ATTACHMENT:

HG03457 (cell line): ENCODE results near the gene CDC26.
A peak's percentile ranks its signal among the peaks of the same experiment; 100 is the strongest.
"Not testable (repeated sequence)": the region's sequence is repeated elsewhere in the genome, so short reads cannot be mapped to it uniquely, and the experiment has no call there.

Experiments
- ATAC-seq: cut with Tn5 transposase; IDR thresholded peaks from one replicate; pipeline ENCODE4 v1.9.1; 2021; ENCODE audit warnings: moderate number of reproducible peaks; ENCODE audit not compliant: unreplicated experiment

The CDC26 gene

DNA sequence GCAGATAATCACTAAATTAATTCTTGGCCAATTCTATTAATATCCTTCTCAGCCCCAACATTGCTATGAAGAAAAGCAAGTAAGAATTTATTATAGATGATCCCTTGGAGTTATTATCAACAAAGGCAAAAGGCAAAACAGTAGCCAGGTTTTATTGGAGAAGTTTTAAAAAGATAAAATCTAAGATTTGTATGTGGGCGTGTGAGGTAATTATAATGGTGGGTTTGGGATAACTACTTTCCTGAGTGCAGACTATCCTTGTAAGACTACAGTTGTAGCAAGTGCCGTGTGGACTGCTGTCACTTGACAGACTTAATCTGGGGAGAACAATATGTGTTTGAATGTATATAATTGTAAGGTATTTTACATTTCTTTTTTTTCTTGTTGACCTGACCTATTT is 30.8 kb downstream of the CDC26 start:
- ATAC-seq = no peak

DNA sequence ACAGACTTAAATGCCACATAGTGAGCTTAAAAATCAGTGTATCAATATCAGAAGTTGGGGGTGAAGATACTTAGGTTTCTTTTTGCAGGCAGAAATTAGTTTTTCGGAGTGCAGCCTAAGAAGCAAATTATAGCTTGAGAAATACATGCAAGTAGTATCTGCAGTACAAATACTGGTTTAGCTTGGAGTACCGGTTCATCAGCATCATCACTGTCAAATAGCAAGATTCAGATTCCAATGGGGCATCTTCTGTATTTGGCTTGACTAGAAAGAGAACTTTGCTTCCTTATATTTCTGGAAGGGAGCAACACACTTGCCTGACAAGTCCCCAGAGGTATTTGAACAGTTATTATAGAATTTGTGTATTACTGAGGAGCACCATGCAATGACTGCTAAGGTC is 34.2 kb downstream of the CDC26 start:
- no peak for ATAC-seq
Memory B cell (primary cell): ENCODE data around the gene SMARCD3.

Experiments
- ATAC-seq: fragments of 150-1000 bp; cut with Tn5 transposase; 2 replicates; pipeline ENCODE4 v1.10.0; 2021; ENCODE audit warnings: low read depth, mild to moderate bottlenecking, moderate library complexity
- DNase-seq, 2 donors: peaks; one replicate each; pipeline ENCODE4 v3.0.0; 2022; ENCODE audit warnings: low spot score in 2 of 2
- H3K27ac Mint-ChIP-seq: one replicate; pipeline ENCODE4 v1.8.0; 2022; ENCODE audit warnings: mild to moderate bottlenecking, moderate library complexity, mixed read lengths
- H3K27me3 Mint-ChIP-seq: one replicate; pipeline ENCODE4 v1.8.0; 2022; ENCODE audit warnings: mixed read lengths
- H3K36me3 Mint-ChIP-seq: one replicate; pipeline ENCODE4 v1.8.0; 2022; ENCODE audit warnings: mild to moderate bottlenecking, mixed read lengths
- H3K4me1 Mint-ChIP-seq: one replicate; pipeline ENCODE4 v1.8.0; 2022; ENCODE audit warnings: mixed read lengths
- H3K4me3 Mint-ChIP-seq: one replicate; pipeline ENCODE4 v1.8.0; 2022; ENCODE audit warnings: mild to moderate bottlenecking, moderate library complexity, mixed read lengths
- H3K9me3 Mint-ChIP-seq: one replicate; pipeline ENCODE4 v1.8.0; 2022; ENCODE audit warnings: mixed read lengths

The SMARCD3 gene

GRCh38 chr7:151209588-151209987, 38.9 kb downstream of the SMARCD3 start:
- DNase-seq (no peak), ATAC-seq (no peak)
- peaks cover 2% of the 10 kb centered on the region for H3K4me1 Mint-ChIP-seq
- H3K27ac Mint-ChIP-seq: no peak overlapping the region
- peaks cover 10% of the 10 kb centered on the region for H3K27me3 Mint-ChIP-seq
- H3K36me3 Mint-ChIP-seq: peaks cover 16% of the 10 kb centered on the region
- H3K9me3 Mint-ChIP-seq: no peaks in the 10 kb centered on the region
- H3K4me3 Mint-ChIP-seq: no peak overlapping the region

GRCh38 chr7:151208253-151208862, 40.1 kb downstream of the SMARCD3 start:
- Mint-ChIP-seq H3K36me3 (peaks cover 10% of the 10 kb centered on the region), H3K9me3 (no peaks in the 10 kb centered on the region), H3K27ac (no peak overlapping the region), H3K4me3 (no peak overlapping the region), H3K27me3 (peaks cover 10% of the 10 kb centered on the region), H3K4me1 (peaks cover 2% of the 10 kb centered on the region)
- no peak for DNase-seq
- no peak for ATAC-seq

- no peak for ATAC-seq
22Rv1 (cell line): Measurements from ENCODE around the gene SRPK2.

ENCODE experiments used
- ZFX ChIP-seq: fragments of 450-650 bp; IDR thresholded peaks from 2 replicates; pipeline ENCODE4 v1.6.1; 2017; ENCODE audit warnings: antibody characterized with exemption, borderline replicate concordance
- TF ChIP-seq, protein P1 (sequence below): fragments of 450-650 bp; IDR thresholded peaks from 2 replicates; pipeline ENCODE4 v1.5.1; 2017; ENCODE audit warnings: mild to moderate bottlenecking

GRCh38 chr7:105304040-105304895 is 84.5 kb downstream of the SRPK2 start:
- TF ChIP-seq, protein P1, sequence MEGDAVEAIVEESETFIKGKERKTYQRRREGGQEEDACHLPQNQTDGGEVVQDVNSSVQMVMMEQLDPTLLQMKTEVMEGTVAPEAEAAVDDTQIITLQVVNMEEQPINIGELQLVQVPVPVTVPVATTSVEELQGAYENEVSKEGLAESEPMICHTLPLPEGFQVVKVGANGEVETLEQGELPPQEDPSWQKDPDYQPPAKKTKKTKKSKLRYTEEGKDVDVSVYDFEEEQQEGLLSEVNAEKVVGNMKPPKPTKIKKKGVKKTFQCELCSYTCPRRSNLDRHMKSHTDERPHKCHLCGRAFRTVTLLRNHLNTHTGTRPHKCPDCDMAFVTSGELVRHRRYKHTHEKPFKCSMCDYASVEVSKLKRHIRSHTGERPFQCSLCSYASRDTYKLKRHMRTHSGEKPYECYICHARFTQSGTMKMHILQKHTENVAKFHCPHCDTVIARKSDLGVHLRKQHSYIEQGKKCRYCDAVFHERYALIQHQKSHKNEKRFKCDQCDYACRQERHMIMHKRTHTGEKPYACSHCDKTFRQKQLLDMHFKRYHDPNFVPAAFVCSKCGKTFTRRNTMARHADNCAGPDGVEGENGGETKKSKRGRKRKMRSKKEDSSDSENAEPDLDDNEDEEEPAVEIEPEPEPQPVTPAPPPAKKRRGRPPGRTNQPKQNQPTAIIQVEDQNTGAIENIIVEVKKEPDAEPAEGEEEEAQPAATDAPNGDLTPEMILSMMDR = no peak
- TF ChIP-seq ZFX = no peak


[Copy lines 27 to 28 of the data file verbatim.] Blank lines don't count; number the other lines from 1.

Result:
- H3K36me3 Mint-ChIP-seq: peaks cover 16% of the 10 kb centered on the region
- H3K9me3 Mint-ChIP-seq: no peaks in the 10 kb centered on the region